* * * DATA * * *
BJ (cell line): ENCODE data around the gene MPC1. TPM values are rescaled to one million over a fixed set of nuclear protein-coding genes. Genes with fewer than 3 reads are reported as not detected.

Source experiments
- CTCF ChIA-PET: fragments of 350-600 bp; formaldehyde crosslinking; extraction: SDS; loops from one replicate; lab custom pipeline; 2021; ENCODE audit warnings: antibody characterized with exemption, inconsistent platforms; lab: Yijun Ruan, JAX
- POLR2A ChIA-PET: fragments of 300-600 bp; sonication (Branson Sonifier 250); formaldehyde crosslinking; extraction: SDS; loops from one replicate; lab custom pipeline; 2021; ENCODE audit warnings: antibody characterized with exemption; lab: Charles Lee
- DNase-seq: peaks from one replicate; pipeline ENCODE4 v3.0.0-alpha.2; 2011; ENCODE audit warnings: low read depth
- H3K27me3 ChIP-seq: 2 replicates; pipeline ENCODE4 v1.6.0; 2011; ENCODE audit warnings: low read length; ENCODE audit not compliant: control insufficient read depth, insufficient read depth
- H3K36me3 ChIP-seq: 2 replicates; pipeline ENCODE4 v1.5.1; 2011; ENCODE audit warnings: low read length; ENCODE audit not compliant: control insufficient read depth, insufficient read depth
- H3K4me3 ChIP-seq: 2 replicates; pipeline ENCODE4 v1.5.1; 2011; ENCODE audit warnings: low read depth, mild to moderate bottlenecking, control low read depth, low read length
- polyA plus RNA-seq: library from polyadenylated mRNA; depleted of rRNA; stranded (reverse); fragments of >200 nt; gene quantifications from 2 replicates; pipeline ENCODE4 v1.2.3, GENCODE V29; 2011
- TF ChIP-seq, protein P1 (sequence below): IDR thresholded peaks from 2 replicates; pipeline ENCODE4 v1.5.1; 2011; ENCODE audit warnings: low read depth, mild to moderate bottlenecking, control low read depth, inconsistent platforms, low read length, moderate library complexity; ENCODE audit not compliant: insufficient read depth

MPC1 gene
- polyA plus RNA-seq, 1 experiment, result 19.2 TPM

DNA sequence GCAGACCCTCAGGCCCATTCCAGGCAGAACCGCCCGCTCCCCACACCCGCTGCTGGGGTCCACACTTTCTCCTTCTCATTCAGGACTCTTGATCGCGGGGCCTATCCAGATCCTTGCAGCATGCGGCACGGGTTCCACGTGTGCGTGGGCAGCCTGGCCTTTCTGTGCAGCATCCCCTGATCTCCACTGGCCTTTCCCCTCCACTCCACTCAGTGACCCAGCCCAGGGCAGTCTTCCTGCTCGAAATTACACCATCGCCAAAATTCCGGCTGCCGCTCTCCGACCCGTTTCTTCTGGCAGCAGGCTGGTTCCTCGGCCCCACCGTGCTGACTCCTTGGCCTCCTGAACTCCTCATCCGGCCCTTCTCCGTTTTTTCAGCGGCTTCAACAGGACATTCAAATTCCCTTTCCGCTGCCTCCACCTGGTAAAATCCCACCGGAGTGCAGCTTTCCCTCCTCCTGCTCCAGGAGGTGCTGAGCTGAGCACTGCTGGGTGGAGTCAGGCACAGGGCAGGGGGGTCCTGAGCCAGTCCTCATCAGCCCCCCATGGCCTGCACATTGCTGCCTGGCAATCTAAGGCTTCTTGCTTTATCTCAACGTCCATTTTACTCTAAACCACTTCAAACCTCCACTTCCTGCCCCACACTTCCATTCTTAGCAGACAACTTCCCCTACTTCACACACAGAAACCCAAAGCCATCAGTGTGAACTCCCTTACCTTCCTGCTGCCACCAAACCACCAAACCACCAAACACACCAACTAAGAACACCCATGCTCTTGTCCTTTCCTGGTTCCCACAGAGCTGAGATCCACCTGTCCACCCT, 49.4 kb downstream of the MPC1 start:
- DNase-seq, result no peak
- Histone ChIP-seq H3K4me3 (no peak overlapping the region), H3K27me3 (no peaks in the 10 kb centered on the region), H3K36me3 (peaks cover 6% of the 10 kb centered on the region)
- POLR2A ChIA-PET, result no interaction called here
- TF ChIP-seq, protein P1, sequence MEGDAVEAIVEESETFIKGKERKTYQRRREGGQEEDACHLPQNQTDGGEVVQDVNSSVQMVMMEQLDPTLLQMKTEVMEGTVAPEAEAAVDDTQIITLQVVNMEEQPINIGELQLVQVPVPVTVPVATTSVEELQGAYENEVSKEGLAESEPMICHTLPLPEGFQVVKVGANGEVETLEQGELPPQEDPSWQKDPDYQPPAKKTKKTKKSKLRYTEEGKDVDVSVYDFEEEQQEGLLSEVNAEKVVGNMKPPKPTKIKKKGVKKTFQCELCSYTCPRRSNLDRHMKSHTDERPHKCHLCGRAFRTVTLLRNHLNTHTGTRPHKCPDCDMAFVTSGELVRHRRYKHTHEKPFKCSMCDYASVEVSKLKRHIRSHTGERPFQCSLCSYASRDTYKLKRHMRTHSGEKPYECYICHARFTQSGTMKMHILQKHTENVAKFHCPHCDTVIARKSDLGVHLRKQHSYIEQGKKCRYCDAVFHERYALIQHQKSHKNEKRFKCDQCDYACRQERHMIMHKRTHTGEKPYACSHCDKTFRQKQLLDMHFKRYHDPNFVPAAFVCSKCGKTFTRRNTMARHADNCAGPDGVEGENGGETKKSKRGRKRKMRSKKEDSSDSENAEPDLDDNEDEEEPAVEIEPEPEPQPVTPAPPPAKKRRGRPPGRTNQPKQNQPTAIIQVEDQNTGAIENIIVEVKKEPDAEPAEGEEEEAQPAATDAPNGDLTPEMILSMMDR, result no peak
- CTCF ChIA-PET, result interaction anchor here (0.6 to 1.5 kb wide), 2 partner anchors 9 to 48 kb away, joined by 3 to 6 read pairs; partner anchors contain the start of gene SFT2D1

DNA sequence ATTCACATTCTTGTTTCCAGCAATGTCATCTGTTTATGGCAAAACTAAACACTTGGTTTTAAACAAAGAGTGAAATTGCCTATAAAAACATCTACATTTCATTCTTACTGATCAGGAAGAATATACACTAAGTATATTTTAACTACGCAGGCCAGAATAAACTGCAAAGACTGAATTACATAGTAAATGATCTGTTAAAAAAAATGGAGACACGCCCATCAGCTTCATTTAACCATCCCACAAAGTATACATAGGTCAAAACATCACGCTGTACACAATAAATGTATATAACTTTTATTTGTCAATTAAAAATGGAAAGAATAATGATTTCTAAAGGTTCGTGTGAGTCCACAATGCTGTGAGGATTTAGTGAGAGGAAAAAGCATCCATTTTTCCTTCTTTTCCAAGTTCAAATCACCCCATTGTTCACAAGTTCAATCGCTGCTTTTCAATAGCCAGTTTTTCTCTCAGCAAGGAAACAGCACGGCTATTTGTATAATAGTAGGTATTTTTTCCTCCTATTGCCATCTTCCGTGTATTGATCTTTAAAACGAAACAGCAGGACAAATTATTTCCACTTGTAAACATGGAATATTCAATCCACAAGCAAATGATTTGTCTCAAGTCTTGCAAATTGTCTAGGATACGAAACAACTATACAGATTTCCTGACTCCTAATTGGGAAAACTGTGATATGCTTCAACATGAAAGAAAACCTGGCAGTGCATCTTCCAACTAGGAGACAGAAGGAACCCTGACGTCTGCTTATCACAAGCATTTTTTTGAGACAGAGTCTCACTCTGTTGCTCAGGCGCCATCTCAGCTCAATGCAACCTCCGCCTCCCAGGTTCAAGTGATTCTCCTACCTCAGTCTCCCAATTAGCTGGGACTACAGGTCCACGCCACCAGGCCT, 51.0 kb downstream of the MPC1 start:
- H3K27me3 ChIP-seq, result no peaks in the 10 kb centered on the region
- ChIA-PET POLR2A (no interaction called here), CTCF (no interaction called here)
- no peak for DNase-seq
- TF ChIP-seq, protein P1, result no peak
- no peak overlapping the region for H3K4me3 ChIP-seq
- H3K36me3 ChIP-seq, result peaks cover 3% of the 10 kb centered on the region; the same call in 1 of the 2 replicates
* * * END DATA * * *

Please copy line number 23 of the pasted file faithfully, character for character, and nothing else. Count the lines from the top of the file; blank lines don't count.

- TF ChIP-seq, protein P1, result no peak